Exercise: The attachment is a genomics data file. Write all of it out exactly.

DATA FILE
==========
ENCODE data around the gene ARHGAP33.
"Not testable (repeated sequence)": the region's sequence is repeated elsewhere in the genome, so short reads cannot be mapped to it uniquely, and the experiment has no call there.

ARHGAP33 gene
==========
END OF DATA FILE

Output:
ENCODE data around the gene ARHGAP33.
"Not testable (repeated sequence)": the region's sequence is repeated elsewhere in the genome, so short reads cannot be mapped to it uniquely, and the experiment has no call there.

ARHGAP33 gene